The other way is, still risky but doable singlehanded.
Once by your recovery site and afloat, stop fuel supply and tighten breathers. Tie up and offload everything except engine onto bank.
Tilt, turn and lock engine off.
Deflate the keel, floor and remove any stringers and solid floor. If this means deflating sponsons slightly then so be it. The boat will still float and you are still tied off. Once solid floor is off the boat you can reinflate.
Exit the boat onto the bank and check bank for sharps and nasties and remove or cover them, then remove stern line. Swing the stern out so the boat is perpendicular to the bank
Untie the bow and lift onto bank. You should be able to get the boat quite a way up high, the engine weight will help.
Once you have the transom as close to the bank as possible pull down on the bow. The engine should be only a foot or two off the bank and 90% of your hull will be on the bank. Walk the bow to one side by three or four feet and do the same in the opposite direction. A few more times if necessary.
Your transom should be on the dry by now.
The rest is down to you. Just make sure the engine is above land when you loosen it.
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Old 05 May 2013, 15:12   #5
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Take apiece of board covered with carpet with you and slide the boat up onto the towpath.if its to heavy take your outboard off first.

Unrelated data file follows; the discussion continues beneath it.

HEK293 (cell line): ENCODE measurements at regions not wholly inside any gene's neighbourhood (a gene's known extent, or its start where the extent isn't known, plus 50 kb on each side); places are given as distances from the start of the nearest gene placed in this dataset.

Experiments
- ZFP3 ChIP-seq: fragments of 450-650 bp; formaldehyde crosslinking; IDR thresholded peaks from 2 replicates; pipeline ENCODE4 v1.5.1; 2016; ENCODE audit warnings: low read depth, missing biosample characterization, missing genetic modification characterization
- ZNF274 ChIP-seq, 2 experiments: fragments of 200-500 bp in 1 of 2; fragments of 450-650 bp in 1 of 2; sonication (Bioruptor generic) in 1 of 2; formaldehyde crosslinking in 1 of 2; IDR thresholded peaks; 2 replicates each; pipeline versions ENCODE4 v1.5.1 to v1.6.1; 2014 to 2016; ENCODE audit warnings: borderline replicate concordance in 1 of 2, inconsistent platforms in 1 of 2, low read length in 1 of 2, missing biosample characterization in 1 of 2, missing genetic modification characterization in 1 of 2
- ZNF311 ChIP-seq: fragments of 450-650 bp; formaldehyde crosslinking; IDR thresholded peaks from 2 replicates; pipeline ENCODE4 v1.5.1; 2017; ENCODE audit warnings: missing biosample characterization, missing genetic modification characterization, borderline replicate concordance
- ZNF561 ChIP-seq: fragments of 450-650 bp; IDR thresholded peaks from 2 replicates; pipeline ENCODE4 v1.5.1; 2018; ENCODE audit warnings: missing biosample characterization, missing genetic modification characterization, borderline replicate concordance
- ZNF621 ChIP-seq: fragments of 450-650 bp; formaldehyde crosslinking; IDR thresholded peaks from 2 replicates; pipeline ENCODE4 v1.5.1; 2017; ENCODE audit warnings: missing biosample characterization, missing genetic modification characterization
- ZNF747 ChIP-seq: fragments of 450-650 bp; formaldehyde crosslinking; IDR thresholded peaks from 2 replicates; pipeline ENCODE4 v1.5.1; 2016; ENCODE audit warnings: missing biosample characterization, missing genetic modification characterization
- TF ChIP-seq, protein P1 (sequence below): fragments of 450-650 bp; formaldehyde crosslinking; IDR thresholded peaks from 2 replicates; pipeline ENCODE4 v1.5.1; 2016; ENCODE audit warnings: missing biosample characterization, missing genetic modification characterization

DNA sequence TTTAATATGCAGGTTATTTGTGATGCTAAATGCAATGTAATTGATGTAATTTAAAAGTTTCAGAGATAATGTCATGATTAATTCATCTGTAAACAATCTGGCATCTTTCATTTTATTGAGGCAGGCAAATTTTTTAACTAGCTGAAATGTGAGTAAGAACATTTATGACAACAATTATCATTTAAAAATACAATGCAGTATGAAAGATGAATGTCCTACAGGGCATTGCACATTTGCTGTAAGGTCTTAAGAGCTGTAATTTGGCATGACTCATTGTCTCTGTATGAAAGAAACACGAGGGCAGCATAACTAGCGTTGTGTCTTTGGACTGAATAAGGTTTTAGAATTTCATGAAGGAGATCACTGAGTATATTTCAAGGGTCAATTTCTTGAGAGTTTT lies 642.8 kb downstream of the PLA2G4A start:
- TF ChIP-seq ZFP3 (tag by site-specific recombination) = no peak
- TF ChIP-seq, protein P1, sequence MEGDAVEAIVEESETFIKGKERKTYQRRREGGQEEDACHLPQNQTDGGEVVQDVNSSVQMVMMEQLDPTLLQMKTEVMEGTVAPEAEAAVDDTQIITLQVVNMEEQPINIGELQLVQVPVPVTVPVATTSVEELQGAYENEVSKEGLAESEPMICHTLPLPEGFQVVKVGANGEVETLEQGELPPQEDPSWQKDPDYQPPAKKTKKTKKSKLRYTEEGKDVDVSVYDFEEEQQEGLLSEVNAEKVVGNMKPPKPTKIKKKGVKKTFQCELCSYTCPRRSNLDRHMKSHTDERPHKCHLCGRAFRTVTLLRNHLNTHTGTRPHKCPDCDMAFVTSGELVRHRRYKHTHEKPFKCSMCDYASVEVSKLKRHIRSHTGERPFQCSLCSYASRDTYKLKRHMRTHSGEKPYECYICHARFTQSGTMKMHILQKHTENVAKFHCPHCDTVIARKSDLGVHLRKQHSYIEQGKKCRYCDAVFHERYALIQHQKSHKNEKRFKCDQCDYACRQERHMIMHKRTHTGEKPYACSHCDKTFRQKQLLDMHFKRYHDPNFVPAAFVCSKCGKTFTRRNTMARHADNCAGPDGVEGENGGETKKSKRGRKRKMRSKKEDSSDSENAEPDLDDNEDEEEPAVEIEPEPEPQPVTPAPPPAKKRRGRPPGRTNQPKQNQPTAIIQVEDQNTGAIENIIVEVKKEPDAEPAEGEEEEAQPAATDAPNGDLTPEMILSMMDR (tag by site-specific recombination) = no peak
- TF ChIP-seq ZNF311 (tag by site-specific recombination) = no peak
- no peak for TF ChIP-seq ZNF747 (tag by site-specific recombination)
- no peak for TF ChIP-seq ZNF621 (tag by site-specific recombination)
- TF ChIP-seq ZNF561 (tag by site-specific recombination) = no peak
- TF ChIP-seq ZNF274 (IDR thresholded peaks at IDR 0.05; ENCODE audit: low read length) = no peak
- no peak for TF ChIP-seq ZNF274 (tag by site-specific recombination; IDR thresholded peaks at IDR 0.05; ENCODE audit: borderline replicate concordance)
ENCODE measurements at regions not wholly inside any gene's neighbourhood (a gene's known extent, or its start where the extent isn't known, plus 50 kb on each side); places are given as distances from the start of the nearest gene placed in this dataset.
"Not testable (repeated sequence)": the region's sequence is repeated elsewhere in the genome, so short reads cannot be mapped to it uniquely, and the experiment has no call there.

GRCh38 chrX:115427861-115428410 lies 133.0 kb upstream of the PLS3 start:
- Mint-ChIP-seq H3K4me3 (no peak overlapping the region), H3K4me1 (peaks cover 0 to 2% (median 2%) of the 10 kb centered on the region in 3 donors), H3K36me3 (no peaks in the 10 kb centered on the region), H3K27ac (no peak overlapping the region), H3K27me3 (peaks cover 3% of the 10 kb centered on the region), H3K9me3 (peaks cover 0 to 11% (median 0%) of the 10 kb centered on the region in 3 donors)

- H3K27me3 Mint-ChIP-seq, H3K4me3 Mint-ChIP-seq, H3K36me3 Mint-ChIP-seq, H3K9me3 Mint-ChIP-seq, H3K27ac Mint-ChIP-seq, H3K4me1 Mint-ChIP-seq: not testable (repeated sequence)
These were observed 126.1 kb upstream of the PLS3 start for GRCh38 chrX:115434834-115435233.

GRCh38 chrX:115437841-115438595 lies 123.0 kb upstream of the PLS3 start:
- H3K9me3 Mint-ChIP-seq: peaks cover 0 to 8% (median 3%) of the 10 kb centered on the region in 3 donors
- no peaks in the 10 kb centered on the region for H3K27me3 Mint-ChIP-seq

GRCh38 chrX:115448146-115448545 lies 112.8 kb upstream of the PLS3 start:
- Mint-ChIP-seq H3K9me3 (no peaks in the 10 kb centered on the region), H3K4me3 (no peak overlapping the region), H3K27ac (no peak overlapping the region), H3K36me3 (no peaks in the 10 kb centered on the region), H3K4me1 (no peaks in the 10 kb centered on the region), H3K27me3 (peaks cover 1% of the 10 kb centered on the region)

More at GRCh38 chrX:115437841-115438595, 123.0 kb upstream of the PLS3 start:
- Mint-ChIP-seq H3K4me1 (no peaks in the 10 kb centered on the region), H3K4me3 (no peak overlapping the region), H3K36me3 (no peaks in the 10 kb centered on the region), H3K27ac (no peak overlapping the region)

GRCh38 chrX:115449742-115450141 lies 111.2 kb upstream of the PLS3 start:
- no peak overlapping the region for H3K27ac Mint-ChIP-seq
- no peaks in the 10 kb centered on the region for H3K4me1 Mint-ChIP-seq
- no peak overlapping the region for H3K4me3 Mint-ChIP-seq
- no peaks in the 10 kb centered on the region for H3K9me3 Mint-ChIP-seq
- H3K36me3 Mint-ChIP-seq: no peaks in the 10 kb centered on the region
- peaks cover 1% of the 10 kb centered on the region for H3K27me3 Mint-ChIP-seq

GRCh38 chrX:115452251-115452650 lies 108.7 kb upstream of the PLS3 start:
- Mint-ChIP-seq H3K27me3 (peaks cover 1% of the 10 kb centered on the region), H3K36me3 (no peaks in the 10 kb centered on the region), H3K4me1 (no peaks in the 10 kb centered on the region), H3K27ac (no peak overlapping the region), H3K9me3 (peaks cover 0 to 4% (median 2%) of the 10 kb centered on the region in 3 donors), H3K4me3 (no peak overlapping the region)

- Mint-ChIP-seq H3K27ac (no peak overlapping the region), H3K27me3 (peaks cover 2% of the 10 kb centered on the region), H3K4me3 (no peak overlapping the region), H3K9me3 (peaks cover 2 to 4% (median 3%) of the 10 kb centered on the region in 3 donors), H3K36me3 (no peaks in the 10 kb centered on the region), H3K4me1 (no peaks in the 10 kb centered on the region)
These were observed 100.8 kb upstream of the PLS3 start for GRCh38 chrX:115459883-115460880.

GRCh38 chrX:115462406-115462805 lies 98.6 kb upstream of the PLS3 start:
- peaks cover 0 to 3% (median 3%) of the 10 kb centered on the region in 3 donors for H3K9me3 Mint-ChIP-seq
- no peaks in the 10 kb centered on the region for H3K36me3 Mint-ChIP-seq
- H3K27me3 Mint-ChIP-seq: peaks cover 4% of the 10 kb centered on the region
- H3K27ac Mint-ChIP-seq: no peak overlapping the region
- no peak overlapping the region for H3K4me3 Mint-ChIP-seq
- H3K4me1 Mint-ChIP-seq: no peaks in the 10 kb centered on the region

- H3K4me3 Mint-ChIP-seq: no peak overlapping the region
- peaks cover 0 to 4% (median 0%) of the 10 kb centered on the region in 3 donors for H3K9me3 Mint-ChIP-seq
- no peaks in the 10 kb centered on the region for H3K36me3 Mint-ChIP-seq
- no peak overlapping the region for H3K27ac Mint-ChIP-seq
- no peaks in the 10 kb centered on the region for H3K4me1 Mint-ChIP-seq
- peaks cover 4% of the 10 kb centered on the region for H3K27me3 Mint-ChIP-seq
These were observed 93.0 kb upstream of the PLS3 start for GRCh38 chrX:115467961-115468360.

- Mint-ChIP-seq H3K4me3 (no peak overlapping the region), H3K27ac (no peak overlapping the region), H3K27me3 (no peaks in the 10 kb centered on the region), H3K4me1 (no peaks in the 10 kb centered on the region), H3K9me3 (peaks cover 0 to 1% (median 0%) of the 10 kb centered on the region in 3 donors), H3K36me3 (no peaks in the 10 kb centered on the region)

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Old 05 May 2013, 15:33   #6
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Quote:
Originally Posted by simon23 View Post
Take apiece of board covered with carpet with you and slide the boat up onto the towpath.if its to heavy take your outboard off first.
The thing is, what does he do with the engine once it's off. Too heavy to hoik out from a foot below by one man.
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Old 05 May 2013, 15:37   #7
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What about winching it up the bank from a vehicle? My little winch has a small key fob sized wireless remote control.
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Old 05 May 2013, 16:28   #8
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Take apiece of board covered with carpet with you and slide the boat up onto the towpath.if its to heavy take your outboard off first.
We used to use this method when i was a kid.dad who is 4'10"about 9 stone with two sons aged 5&7 with 12' fibrecell dingy with 9.9 2 stroke.dought we were much help!
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Old 05 May 2013, 17:10   #9
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Hot air balloon.
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Old 05 May 2013, 19:29   #10
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Well thank you all for an overwhelming response to my question.
I feel honoured

I think the answer, as suggested by Mr Millard, is to use a smaller engine, perhaps an electric one.
This would allow cruising at a sedate pace of 4mph, which is the speed limit for most rivers and canals, and they only seem to cost around 100 on ebay I think.

It would allow an average Thames lock keeper to retain his nerves (on more than one occasion I've been taken to task for crusing past Mapledurham House on the Thames at 18mph (apparently the wake from the boat drowns little bank-inhabiting chicks))

My current plan is to travel the Islington tunnel in east London's Regent's canal. Spooky!